Medical Altruism in Mainstream Health Economics: Theoretical and Political Paradoxes
Philippe Batifoulier () and
Nicolas Da Silva ()
Review of Social Economy, 2014, vol. 72, issue 3, 261-279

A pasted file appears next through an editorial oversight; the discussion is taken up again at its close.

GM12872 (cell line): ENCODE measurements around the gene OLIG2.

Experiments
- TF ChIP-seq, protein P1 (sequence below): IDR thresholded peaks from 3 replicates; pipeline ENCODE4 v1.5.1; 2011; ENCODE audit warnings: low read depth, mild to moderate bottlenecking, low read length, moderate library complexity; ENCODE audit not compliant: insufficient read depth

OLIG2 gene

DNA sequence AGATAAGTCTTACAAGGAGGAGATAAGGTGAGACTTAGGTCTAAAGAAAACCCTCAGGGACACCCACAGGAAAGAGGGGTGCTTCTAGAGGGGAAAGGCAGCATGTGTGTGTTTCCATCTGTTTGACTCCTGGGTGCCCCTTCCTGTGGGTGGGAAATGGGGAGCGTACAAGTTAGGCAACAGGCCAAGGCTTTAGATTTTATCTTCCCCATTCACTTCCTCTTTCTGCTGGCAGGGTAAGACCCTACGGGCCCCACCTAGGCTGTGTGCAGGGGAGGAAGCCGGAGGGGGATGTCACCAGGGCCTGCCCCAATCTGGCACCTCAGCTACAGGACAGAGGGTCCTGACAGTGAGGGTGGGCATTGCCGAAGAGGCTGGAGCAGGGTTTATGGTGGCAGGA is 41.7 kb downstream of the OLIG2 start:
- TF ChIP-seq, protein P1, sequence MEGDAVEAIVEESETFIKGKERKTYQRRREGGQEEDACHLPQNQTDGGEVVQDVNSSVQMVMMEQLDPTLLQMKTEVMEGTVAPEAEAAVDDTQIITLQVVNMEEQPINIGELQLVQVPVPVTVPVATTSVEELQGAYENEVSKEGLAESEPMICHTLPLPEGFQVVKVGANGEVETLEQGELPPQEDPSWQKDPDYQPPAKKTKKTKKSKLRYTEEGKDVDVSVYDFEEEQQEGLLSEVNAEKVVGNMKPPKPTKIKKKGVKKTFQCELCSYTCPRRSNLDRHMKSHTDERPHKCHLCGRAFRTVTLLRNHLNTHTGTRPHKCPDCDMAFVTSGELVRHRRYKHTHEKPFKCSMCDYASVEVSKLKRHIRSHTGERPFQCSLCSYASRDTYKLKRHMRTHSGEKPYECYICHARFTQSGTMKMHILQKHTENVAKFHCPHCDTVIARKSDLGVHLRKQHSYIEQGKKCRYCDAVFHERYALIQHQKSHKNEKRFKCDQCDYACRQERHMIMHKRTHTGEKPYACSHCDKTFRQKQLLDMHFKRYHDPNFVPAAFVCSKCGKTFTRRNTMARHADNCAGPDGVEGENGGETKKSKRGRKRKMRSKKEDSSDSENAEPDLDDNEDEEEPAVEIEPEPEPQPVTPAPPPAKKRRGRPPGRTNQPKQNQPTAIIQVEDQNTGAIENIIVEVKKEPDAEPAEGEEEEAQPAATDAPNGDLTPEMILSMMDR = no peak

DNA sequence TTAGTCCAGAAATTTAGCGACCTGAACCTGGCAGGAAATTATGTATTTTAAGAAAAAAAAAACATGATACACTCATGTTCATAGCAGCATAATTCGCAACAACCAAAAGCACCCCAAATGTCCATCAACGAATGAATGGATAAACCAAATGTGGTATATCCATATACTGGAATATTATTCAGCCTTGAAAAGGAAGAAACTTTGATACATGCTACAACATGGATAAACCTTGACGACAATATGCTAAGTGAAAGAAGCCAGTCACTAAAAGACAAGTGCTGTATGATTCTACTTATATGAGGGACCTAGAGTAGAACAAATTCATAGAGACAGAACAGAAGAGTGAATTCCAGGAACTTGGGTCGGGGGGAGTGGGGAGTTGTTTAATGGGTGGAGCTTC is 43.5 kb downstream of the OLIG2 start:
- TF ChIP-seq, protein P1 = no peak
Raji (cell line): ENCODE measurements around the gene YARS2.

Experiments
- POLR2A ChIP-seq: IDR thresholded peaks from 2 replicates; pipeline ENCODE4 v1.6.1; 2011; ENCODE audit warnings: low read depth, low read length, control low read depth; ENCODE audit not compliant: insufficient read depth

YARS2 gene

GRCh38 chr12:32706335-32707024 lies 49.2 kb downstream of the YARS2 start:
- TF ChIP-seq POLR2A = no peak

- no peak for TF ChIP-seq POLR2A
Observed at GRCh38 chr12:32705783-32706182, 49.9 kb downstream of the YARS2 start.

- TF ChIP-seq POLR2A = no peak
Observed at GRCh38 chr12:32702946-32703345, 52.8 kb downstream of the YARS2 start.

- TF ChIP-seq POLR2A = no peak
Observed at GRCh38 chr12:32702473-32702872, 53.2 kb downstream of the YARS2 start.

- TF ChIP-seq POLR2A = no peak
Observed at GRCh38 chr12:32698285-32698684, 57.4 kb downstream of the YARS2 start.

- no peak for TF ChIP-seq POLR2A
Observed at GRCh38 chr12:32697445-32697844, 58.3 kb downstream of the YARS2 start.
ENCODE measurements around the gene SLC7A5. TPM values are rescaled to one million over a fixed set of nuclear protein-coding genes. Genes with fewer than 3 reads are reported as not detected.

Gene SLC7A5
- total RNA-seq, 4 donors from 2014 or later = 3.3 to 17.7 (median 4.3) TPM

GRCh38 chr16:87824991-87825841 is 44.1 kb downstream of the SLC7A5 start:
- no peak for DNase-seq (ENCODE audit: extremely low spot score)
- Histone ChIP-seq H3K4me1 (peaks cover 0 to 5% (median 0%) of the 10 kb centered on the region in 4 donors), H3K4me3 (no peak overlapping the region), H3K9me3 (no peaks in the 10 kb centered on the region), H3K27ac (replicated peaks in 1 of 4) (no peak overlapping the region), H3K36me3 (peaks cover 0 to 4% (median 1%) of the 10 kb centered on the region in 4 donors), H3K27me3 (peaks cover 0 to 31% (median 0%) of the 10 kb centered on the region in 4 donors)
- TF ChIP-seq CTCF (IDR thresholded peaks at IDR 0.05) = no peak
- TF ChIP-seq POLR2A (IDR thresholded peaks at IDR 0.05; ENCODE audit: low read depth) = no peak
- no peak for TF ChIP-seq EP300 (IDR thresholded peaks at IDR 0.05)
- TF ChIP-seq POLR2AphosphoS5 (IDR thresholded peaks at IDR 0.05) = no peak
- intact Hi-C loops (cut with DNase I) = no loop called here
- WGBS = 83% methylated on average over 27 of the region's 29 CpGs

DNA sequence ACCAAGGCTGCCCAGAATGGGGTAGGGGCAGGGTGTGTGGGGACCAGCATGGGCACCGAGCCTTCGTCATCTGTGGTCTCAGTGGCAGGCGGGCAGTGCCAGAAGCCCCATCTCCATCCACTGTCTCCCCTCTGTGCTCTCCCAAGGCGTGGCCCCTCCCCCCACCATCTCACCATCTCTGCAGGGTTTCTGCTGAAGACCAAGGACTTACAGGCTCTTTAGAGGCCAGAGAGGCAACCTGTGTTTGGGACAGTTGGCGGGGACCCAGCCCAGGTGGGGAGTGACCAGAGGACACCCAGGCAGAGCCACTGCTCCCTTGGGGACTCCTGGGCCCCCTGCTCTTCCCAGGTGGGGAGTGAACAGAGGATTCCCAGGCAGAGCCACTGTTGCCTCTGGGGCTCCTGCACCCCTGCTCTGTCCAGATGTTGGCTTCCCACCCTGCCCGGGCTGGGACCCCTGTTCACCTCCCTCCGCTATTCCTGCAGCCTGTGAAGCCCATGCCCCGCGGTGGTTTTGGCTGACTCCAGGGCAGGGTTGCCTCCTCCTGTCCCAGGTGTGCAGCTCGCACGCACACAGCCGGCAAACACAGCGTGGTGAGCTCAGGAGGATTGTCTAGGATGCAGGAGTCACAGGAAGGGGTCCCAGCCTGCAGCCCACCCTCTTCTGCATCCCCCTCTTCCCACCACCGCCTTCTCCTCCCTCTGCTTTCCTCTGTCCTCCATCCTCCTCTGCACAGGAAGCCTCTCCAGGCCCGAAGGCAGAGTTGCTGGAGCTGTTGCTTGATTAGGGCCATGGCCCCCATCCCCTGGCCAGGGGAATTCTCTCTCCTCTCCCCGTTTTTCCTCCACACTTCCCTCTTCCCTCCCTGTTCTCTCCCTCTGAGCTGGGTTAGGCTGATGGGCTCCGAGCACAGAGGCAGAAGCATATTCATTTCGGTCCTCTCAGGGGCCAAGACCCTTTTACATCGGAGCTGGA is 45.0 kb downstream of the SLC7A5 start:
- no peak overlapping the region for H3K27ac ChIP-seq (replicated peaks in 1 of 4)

In the field of healthcare, ethical considerations are omnipresent. The problem is that it is not clear how to introduce professional ethics within the frontiers demarcated by economic rationality. In mainstream economics, medical altruism is defined as the inclusion of the patient's welfare in the doctor's utility function. This definition presents two serious problems that we develop in this paper. The first problem is that mainstream theory does not propose a model of authentic altruism because it reduces otherness to a source of utility like any other. The second problem is that ethical and altruistic (instrumental or otherwise) behaviour should not be conflated. By reducing ethics to altruism, mainstream theory prevents any genuine discussion of medical ethics. Then, the thesis of the paper is that the attempt to introduce altruism into the standard framework creates theoretical paradoxes that create policy dilemmas.
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